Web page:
11:15 a.m. ET – Sen. Leahy asks the NRA's LaPierre about extending background checks, which are currently conducted on sales done by federally licensed dealers, but not on sales conducted by other sellers, such as in many auctions or in person-to-person sales. "If you're a dealer that's already a law," LaPierre said.

Leahy was not satisfied by that answer. "Let's not play games here," he said, cutting off LaPierre.

"I do not believe the way the law is now, unfortunately, that it does any good to extend the law to sales between hobbyists and collectors," LaPierre answered. His objections were that the current background check law was not being enforced adequately and "this administration is not processing the people that they catch."

11:11 a.m. ET – Leahy is pressing LaPierre on the NRA's stance on so-called "straw purchases" of guns. That's when a third party buys a firearm for someone who otherwise would be unable to, like a criminal.

LaPierre argues the NRA has always opposed straw purchasers, and has advocated for laws preventing them.

10:08 a.m. ET – Johnson, the Baltimore police chief, is answering a question from Leahy on gun violence in homes, particularly in domestic violence situations. He said a recent law strengthening background checks in Maryland has led to a decrease in domestic violence incidents that involve guns.

11:07 a.m. ET - In his statement Wednesday, LaPierre said that "it's time to throw an immediate blanket of security around our children" after last month's Connecticut school shootings.

11:03 a.m. ET – Last week, LaPierre delivered a spirited rebuttal to Obama's inauguration address at an event in Nevada, saying: "There are only two reasons for that federal list of gun owners – to tax them or take them. And to anyone who says that's excessive, Barack Obama says you're an 'absolutist.' He doesn't understand you. He doesn't agree with the freedoms you cherish. If the only way he can force you to give 'em up is through scorn and ridicule, he's more than willing to do. ... Mister President, just because you wish words meant something other than what they mean, you don't have the right to define them any way you want. Because when words can mean anything, they mean nothing."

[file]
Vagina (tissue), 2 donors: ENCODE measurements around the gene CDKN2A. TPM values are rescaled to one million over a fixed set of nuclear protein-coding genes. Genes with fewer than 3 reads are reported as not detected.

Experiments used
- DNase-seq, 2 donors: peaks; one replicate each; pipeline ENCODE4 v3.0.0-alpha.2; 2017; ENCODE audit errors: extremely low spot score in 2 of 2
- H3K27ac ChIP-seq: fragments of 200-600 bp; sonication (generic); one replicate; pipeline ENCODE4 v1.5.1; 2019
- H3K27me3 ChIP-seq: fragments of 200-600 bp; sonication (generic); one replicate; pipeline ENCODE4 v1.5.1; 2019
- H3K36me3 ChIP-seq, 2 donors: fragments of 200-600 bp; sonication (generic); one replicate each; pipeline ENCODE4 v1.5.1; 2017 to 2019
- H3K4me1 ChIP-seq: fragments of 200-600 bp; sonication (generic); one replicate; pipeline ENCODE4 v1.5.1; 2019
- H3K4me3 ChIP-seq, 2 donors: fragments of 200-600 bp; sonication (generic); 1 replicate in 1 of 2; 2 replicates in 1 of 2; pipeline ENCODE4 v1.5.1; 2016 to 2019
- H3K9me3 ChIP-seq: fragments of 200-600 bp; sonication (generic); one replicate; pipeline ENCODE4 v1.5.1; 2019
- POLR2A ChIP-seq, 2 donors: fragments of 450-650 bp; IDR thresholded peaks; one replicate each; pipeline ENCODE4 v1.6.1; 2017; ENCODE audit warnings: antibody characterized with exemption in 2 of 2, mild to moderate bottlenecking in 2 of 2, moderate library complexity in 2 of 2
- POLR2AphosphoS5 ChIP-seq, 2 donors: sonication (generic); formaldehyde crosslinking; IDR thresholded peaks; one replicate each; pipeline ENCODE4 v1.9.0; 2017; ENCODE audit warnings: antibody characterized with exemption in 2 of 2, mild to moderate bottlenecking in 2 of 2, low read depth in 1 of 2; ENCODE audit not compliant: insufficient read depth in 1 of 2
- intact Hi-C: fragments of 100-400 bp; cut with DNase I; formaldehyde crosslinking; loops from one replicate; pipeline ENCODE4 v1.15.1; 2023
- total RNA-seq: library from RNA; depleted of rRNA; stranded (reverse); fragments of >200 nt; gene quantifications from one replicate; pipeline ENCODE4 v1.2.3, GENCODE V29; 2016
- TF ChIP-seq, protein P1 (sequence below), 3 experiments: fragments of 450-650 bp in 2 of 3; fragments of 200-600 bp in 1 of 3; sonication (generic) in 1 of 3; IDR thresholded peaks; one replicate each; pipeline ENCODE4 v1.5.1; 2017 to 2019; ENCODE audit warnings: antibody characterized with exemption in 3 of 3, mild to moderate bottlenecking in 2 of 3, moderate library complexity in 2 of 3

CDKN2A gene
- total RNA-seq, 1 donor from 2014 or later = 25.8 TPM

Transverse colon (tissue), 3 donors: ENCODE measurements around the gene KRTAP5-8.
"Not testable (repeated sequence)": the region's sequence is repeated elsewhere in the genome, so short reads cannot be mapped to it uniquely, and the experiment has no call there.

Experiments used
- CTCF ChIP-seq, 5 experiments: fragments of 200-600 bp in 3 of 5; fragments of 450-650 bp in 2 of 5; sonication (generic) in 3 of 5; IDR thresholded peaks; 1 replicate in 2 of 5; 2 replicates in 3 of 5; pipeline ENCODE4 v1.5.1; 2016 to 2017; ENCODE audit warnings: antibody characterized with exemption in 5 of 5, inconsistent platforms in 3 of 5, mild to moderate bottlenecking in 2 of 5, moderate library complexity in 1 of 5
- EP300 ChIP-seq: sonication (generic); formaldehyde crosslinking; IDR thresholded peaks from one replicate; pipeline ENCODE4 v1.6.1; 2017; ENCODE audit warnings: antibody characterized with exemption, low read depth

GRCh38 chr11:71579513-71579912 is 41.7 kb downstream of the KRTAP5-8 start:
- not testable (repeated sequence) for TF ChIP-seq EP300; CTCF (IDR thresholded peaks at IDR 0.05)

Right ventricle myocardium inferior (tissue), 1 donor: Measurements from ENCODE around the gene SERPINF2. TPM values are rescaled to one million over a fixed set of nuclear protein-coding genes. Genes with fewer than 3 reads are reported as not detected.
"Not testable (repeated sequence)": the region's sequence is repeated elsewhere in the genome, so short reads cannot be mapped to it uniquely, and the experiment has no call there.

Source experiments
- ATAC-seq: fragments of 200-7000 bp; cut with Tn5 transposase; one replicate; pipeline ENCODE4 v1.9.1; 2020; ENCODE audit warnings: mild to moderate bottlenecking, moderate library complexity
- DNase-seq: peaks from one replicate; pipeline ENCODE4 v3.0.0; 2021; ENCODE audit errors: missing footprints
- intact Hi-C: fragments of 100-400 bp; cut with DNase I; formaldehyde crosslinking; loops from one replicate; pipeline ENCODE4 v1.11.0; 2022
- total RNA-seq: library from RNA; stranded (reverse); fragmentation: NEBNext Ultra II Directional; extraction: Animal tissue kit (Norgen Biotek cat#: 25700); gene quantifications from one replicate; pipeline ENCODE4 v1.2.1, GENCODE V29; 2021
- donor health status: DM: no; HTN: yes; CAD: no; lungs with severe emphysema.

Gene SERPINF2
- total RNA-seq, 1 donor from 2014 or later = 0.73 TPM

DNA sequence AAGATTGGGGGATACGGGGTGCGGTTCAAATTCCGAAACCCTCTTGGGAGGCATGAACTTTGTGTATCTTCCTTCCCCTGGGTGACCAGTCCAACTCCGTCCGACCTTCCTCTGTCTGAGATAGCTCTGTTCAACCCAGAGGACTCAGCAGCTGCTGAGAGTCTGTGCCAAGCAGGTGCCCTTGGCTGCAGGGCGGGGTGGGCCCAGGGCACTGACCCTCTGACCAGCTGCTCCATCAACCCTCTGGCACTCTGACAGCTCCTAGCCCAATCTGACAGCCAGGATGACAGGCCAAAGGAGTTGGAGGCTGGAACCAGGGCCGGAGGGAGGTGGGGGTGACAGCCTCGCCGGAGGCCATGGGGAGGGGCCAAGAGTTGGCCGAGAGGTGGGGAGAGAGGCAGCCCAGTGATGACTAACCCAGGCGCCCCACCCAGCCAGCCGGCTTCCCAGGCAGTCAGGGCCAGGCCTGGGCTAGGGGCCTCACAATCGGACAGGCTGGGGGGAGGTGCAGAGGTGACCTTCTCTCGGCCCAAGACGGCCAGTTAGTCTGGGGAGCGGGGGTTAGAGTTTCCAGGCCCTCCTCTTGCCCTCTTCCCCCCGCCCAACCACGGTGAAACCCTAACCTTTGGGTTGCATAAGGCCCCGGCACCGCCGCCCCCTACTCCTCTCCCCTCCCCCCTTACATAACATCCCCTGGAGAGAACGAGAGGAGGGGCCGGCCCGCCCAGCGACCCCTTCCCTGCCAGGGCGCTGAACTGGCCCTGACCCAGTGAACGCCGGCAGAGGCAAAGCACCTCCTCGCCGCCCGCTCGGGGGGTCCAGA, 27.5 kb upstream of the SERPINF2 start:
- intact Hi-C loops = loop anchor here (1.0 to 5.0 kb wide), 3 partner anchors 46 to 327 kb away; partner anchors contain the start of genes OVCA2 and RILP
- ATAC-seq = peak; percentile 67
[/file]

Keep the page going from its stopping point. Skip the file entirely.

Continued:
11:01 a.m. ET – Wayne LaPierre is the Executive Vice President and CEO of the National Rifle Association, and is one of the organization's most recognizable faces. CNN's Tom Foreman profiled LaPierre this morning.

11:00 a.m. ET – CNN's Kevin Bohn reported today that the NRA's membership has continued to rise following the shooting in Newtown. It's gained about a half million members since then, and now has more than 4.5 millionmembers, spokesman Andrew Arulanandam said.

10:58 a.m. ET - Testifying now is Wayne LaPierre, the executive vice president of the NRA. Read his full testimony (as prepared) here.

10:54 a.m. ET - Gayle Trotter, senior fellow at the Independent Women's Forum, is arguing now that guns are essential for women to protect themselves.